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On days that we recite Hallel, why do we do so before Keriat HaTorah? Shouldn’t the Torah reading come first based on the rule that whenever two matters face us, we do the more frequent one first (tadir v’she’eino tadir, tadir kodem)?




Answer: The rule of tadir v’she’eino tadir, tadir kodem came about for the following reason: All mitzvot are from Hashem. Thus when a person is faced with two mitzvot, by all rights he should do both at the same time. Since we’re human, however, subject to the laws of nature, we can’t. Our sages therefore introduced the rule of tadir v’she’eino tadir, tadir kodem – we do whichever one occurs more frequently first.

One of the earliest references to this rule is Tractate Berachot (26a), which states as follows: “Shacharit may be prayed until midday. R. Judah says until the fourth hour. Minchah may be prayed until evening. R. Judah says until plag haMincha [approximately an hour and a quarter before nightfall]. Maariv has no set time [it can be said all night]. And the time of Musaf is the entire day.”

The Gemara cites the following teaching: If a person has two tefillot he can currently daven Minchah and Musaf – he should first daven Minchah and only then Musaf. Why? Because tadir v’she’eino tadir, tadir kodem. Minchah is a daily prayer while Musaf is only an occasional prayer.

R. Judah dissents and maintains that he should daven Musaf first since Musaf is a passing tefillah (according to R. Judah, it can only be said until the seventh hour of the day) while Minchah in comparison isn’t (i.e., it can be prayed for many hours past the seventh hour).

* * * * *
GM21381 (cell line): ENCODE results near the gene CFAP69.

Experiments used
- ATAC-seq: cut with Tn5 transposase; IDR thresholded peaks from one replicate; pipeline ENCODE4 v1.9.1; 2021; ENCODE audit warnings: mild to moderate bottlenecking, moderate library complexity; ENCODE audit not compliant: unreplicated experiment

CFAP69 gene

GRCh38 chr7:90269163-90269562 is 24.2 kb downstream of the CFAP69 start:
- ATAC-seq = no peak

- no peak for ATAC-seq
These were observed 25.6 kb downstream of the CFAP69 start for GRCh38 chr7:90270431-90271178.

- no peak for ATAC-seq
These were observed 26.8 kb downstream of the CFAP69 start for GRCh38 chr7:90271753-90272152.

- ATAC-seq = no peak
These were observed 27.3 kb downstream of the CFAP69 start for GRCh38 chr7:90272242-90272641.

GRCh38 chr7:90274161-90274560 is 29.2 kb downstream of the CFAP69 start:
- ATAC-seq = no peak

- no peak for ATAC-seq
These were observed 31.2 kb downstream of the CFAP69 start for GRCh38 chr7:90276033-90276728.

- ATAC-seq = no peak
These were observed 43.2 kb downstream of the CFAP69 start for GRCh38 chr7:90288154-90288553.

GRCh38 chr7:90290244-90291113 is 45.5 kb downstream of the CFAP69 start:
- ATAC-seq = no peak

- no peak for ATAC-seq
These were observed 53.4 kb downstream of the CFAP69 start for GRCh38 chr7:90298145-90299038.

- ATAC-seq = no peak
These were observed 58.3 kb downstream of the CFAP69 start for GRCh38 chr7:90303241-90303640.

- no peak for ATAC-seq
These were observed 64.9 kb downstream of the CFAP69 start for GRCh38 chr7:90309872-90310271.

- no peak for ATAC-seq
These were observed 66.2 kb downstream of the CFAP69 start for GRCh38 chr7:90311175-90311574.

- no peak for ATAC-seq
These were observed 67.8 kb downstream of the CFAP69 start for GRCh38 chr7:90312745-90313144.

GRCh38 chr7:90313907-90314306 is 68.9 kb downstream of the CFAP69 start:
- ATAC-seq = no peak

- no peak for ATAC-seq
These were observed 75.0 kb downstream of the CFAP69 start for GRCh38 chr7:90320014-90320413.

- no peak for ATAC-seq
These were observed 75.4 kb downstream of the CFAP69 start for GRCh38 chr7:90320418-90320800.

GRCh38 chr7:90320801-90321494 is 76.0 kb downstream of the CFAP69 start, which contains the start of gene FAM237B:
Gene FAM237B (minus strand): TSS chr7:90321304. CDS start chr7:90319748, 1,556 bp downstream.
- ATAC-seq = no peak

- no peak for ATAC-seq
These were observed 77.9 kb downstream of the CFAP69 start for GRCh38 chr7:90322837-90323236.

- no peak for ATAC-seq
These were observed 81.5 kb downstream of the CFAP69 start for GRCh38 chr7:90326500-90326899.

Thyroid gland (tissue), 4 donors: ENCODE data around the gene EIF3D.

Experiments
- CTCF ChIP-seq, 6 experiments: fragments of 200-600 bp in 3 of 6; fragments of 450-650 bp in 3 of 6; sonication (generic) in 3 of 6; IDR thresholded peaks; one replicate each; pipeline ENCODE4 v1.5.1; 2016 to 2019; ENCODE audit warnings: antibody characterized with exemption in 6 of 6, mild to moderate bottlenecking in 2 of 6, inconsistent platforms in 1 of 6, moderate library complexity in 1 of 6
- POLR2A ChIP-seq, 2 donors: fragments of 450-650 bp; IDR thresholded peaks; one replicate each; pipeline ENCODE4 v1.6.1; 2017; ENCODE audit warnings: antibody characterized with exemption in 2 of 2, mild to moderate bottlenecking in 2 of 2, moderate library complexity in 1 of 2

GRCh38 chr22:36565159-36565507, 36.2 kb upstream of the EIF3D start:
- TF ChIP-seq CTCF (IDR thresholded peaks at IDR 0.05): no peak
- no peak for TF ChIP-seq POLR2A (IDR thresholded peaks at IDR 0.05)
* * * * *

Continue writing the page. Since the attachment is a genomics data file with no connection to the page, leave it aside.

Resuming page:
Tosafot (28a sv “halacha mitpallel shel mincha…”) gives an example of when we would daven Minchah before Musaf in shul: if Shacharit on Yom Kippur ends very late so that one can already daven Minchah. The Ri (Rabbi Isaac Dampiere, one of the Tosafists) gives another possible example: if a person has to travel a distance to join a seudat mitzvah like a wedding feast and fears he will miss Minchah.

Interestingly, the Mechaber (Orach Chayim 286:4) rules according to R. Yochanan that one should daven Minchah first in such an instance. But he recognizes that there’s a dissenting view based on the argument that people in a congregational setting might misunderstand and think that davening Minchah first is appropriate even before chatzot. The Magen Avraham (Orach Chayim, ad loc.) identifies this view with the Bach.

In any event, since the halacha doesn’t follow R. Judah, the rule of tadir v’she’eino tadir, tadir kodem dominates. That’s why, for example, we put on a tallit before tefillin every morning. Since we don’t wear tefillin on Shabbat and yamim tovim, the mitzvah of tallit comes up more frequently and therefore should be performed first.

We have another rule very similar to tadir v’she’eino tadir, tadir kodem, which is kol hamekudash me’chaveiro kodem l’chaveiro (the more sanctified matter takes precedence).

The Gemara (Gittin 59b) derives this rule from Leviticus 21:8: “V’kidashto ki et lechem Elokecha hu makriv kadosh yihyeh loch ki kadosh Ani Hashem mekadishchem – Sanctify him [the kohen] for he offers the bread of your G-d; he shall be holy unto you for I, the eternal L-rd who sanctifies you, am holy.” G-d bestows of his own sanctity upon the kohanim.

A very simple application of this rule is seen at Keriat HaTorah. First we call up a kohen, then a Levi, and then a Yisrael. From the words of the verse we just cited, it seems evident that we should treat kohanim in a manner that recognizes their higher level of sanctity. Thus, they should be given precedence in all matters.

(To be continued)


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Rabbi Yaakov Klass is chairman of the Presidium of the Rabbinical Alliance of America; rav of Congregation K’hal Bnei Matisyahu in Flatbush, Brooklyn; and Torah Editor of The Jewish Press. He can be contacted at and